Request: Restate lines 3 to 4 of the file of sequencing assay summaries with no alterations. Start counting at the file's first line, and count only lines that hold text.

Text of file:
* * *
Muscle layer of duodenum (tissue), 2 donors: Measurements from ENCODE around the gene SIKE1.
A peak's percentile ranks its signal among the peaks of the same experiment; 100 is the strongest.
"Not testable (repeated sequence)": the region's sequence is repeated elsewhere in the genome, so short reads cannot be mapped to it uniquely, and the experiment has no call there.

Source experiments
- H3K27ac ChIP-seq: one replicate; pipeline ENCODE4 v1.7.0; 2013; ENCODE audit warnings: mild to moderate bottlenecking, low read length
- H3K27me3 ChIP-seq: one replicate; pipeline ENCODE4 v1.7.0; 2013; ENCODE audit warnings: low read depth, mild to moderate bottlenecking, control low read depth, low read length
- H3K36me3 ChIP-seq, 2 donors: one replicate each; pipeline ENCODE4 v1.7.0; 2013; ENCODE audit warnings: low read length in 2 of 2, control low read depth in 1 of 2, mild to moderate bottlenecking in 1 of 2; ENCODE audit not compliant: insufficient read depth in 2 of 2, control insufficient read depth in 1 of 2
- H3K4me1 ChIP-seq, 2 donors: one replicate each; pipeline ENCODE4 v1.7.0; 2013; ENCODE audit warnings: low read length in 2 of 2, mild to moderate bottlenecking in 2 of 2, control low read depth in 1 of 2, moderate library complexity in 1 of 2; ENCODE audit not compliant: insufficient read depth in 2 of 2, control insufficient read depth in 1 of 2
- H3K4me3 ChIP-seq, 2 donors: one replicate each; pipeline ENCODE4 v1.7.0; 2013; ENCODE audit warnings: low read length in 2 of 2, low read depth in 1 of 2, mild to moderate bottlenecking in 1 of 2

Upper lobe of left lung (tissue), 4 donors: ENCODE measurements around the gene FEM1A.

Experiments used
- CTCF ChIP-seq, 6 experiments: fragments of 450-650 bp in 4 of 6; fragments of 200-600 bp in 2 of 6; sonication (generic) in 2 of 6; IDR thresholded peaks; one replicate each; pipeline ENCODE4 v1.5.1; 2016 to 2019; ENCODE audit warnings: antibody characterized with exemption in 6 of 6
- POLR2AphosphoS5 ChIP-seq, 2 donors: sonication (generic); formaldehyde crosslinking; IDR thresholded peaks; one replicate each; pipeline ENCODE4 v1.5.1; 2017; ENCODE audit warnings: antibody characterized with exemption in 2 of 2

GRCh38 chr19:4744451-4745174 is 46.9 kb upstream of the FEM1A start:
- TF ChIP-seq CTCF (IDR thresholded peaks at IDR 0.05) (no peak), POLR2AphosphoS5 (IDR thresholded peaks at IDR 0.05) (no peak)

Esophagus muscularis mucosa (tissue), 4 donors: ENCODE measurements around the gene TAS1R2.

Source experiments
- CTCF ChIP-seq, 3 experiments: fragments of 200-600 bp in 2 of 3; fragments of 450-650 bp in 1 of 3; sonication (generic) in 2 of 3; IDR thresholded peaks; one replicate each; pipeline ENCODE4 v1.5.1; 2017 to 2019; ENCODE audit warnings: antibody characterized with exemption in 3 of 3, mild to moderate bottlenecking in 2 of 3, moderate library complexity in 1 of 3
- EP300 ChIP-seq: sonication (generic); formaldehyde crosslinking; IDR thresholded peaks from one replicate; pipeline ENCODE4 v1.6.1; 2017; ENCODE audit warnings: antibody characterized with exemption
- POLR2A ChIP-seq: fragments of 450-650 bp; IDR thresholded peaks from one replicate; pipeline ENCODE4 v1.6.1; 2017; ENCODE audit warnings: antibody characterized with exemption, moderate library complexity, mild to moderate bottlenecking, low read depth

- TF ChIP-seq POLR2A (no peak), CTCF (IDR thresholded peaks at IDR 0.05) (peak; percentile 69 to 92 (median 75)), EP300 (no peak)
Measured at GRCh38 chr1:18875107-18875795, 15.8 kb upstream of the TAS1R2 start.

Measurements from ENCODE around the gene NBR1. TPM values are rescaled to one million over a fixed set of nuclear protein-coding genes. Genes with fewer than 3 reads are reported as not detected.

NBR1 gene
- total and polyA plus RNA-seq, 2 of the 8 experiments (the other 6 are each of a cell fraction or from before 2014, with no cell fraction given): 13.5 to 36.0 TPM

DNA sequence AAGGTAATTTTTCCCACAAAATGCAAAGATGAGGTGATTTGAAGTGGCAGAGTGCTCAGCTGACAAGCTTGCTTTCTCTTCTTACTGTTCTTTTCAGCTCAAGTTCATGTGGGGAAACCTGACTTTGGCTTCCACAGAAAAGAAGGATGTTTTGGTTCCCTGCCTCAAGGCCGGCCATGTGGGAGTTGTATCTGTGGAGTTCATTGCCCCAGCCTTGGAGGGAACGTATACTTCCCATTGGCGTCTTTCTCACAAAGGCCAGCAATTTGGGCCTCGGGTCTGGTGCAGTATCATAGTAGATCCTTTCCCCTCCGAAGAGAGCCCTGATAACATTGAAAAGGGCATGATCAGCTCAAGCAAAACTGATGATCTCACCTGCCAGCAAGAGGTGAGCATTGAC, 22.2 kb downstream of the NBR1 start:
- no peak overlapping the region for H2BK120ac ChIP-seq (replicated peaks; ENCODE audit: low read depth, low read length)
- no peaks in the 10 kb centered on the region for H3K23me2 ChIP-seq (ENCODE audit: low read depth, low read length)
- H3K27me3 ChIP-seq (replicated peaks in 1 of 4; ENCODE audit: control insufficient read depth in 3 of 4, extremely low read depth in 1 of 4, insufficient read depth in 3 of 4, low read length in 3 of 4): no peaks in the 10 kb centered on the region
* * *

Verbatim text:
"Not testable (repeated sequence)": the region's sequence is repeated elsewhere in the genome, so short reads cannot be mapped to it uniquely, and the experiment has no call there.

Source experiments